November 30, 2018

Stanton A. Glantz, PhD

How real is the “reality check” on the relationship between youth vaping and smoking?

Recently David Levy and colleagues published “Examining the relationship of vaping to smoking initiation among US youth and young adults: a reality check” in Tobacco Control.  In this paper they used data from all the surveys over time that measured youth and young adult e-cigarette use and smoking and concluded

There was a substantial increase in youth vaping prevalence beginning in about 2014. Time trend analyses showed that the decline in past 30-day smoking prevalence accelerated by two to four times after 2014. Indicators of more established smoking rates, including the proportion of daily smokers among past 30-day smokers, also decreased more rapidly as vaping became more prevalent.

The inverse relationship between vaping and smoking was robust across different data sets for both youth and young adults and for current and more established smoking. While trying electronic cigarettes may causally increase smoking among some youth, the aggregate effect at the population level appears to be negligible given the reduction in smoking initiation during the period of vaping's ascendance.

The good news is that Levy and colleagues are finally accepting the overwhelming evidence that kids who start with e-cigarettes are more likely to end up smoking cigarettes, the so-called “gateway effect.”

Now they have fallen back to arguing that the gateway effect is not big enough to overcome the benefits of e-cigs as substitutes for cigarettes.

The approach they used, interrupted time series analysis, estimates the declining trend in cigarette use over time, then test whether this trend changes (in this case, they generally tested for a slope change) after the advent of e-cigarettes.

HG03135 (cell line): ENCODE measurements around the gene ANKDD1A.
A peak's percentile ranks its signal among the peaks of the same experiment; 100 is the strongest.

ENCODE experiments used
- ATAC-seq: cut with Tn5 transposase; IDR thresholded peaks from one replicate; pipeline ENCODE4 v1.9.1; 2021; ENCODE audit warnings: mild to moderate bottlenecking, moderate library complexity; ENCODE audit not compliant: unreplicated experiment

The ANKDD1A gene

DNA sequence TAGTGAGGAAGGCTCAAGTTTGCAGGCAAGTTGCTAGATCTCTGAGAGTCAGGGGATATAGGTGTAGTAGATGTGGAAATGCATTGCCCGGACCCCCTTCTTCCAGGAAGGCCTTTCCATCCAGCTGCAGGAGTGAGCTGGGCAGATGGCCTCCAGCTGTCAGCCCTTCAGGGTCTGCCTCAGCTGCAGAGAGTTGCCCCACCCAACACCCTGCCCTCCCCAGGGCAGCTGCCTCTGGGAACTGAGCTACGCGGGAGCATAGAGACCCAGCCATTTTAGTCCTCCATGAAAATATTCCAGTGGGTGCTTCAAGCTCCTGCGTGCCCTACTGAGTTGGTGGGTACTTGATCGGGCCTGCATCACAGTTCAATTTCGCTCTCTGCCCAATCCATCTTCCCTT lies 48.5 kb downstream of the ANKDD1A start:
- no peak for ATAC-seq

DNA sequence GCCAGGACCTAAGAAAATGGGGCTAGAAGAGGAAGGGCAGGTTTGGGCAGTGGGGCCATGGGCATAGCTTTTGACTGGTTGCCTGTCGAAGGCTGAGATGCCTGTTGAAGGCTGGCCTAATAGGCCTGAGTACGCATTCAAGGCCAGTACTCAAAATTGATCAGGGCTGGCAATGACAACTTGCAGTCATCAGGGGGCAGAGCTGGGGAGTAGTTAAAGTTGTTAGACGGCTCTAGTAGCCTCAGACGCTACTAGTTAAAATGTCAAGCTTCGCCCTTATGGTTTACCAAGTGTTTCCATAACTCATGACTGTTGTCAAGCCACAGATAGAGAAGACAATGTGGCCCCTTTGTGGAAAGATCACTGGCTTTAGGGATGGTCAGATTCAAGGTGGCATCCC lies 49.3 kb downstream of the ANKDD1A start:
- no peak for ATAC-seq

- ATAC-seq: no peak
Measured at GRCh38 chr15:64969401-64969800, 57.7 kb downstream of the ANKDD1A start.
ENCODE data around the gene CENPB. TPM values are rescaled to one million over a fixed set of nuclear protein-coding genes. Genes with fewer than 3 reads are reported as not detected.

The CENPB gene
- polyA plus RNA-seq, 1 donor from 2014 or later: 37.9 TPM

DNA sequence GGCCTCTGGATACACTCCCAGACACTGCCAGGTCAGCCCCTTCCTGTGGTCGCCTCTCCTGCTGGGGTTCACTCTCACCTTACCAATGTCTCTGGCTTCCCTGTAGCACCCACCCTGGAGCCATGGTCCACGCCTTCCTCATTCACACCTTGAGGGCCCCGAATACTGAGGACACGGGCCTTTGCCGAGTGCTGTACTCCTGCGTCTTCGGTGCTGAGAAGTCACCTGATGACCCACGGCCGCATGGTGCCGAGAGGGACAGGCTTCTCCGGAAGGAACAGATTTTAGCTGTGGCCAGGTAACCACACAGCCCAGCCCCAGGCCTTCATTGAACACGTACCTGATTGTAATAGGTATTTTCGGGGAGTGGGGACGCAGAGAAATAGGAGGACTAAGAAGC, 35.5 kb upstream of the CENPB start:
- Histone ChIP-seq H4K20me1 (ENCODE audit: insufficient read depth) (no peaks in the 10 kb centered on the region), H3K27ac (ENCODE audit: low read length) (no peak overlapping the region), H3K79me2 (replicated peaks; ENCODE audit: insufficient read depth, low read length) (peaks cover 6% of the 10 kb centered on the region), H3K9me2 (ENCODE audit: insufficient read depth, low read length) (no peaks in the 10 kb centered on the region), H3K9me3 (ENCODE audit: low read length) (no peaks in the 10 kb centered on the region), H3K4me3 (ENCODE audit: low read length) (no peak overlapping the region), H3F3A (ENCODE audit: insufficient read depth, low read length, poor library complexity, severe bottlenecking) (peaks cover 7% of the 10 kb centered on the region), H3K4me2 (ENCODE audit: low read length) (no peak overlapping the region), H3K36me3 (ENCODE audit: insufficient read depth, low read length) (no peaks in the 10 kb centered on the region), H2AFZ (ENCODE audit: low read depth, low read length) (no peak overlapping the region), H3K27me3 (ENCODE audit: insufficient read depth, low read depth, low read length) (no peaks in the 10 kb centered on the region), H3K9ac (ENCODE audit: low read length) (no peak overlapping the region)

imageInterrupted time series is a well-established method for analyzing changes in trends.  Indeed, Lauren Dutra and I used interrupted time series to do a similar analysis of the effect that the advent of e-cigarettes on cigarette smoking among youth using the National Youth Tobacco Survey from 2004 to 2014.  Based on data over that time, we found that the advent of e-cigarettes (using a start date of 2009 for e-cigs) did not affect the declining trend in cigarette smoking, but led to an increase in total tobacco product use (figure).   

Lauren and I also used individual-level data (something Levy and colleagues did not consider in their analysis) and found that about one-third of the kids using e-cigarettes had risk profiles that made them unlikely to start using nicotine with conventional cigarettes.  Thus, e-cigarettes are expanding the tobacco market.

Levy and colleagues expand the time period of analysis up to 2016 or 2017 (depending on the data source).  This is an important addition because, as they note, e-cigarette use has continued to grow since 2014 (their Figure 1).

I have several concerns about the analysis and interpretation of the data that Levy and colleagues present.